At least, that’s why Sam Clovis, a Republican candidate for the U.S. Senate, told a conservative radio host yesterday. In an interview with host Jan Mickelson, Clovis asserted that “there’s nothing in Article I, Section 8 [of the Constitution] that authorizes subsidies of any kind,” adding that he will push to ensure that all legislation that passes Congress “must be authorized by Article I, Section 8.” Clovis also gave three examples of spending he views as unconstitutional: “crop insurance” subsidies, “foreign aid,” and “funding education.” Listen:
In fairness to Clovis, Article I, Sec. 8 of the Constitution concerns federal legislation, not state-level action, so it is likely that Clovis’ statement is limited exclusively to federal programs. Nevertheless, asserting that federal “subsidies of any kind” are unconstitutional is quite a claim. Social Security is a subsidy for seniors. Medicare and Medicaid is subsidized health insurance. Federal student loans are subsidized. Indeed, even the U.S. military could arguably be characterized as a subsidy for national defense.
He’s also dead wrong about what the Constitution provides. For one thing, it is not true that Congress’ authority is limited to the powers laid out in Article I of the Constitution — subsequent amendments have added to Congress’ power. Additionally, Article I explicitly authorizes federal subsidies — it provides that “Congress shall have power to lay and collect taxes, duties, imposts and excises, to pay the debts and provide for the common defense and general welfare of the United States.” This is the basis for programs such as Medicare and Social Security that Clovis apparently believes to be unconstitutional.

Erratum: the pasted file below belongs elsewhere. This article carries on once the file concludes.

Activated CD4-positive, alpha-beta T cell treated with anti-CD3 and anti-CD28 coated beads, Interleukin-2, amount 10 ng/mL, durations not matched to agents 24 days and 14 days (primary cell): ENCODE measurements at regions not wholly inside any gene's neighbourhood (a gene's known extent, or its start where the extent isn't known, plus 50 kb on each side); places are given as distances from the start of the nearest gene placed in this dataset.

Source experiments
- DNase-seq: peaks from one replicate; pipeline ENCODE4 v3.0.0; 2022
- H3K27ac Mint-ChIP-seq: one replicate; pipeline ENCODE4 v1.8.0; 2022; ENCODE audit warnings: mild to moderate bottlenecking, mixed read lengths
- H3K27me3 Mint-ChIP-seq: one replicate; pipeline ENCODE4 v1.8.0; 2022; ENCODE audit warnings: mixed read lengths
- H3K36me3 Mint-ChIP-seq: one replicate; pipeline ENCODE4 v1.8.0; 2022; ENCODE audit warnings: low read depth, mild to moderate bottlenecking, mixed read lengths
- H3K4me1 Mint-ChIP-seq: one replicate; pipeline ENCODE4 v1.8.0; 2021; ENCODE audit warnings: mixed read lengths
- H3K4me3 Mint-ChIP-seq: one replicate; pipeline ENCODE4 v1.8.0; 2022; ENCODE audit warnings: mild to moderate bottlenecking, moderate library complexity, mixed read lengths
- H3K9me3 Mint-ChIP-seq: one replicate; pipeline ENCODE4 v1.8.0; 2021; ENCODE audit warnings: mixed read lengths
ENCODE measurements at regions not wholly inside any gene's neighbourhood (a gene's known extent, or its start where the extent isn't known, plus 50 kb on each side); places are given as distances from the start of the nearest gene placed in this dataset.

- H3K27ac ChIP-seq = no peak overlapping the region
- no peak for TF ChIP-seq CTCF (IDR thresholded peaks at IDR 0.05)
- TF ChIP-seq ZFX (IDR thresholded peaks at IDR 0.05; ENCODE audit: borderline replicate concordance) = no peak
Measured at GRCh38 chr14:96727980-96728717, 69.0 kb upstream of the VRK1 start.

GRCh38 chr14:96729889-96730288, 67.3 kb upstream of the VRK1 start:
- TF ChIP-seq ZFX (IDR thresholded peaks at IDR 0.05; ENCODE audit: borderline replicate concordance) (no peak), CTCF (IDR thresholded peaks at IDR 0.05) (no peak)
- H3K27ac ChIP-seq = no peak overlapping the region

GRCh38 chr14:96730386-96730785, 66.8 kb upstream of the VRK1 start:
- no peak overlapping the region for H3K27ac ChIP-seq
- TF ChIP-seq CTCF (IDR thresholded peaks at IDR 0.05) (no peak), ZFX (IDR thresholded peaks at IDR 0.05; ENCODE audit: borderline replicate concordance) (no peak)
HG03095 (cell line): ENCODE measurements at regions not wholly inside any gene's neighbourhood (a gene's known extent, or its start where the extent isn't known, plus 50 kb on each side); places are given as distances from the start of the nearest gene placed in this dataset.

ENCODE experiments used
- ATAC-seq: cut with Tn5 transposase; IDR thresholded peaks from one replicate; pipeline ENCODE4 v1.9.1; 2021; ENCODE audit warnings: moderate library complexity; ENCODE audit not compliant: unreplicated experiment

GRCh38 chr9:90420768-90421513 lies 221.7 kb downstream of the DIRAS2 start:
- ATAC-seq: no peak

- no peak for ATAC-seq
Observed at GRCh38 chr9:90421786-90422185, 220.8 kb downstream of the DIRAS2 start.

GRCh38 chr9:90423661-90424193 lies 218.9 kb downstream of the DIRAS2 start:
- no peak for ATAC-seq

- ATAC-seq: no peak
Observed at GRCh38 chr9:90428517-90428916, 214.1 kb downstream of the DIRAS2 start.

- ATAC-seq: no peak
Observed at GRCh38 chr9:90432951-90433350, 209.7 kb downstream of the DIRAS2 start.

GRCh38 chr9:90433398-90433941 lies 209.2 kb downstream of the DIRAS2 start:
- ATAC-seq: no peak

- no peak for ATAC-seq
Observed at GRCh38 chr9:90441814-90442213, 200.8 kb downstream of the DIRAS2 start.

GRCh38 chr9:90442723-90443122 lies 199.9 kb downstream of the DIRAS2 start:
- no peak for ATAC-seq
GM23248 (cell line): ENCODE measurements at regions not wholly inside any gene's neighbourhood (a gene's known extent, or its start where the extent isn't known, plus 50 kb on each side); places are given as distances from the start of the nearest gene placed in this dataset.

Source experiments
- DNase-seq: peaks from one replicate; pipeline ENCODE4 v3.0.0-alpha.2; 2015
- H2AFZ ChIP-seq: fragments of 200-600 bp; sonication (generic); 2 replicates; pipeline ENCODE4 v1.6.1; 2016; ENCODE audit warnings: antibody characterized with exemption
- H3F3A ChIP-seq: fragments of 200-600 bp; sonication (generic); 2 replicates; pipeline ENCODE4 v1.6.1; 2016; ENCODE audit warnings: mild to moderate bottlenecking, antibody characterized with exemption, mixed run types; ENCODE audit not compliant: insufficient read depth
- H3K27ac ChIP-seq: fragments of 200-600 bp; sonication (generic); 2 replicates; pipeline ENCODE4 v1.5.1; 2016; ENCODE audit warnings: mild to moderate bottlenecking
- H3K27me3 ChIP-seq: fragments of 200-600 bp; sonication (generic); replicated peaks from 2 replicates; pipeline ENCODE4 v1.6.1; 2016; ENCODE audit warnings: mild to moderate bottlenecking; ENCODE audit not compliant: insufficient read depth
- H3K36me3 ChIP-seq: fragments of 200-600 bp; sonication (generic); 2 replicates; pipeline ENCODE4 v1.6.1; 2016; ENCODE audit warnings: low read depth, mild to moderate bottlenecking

It is true that, at some points in American history, prominent figures have suggested non-literal readings of the Constitution which would drastically limit the federal government’s ability to spend money, but these extra-textual limits were rejected by a unanimous Supreme Court, and even they do not require the kind of all encompassing limits that Clovis suggests. Even the narrowest possible interpretation of the Constitution offered by one of its framers, for example, would have permitted federal subsidies to establish a postal service or to build a robust shipbuilding industry to ensure that America could have a functioning Navy. Clovis’ interpretation of the Constitution not only has no basis in the Constitution’s text, it also is unusually narrow even by the standards of people who believe that the Constitution’s text is far too broad.
In the wake of the last two elections, Clovis’ idiosyncratic reading of the Constitution should give a serious case of heartburn to Republicans hoping to regain the Senate. In the 2010 cycle, an election cycle that was otherwise very good to Republicans, four “tenther” candidates who took a stance on the Constitution similar to Clovis’ lost races against vulnerable Democratic candidates — in no small part due to their very conservative views. Similarly, while 2012 Senate candidates Todd Akin and Richard Mourdock are best known for their insensitive comments about rape, both also shared Clovis’ apparent belief that Medicare is unconstitutional. If Republicans had run stronger candidate with more mainstream views in these races, it is likely they would now control the Senate.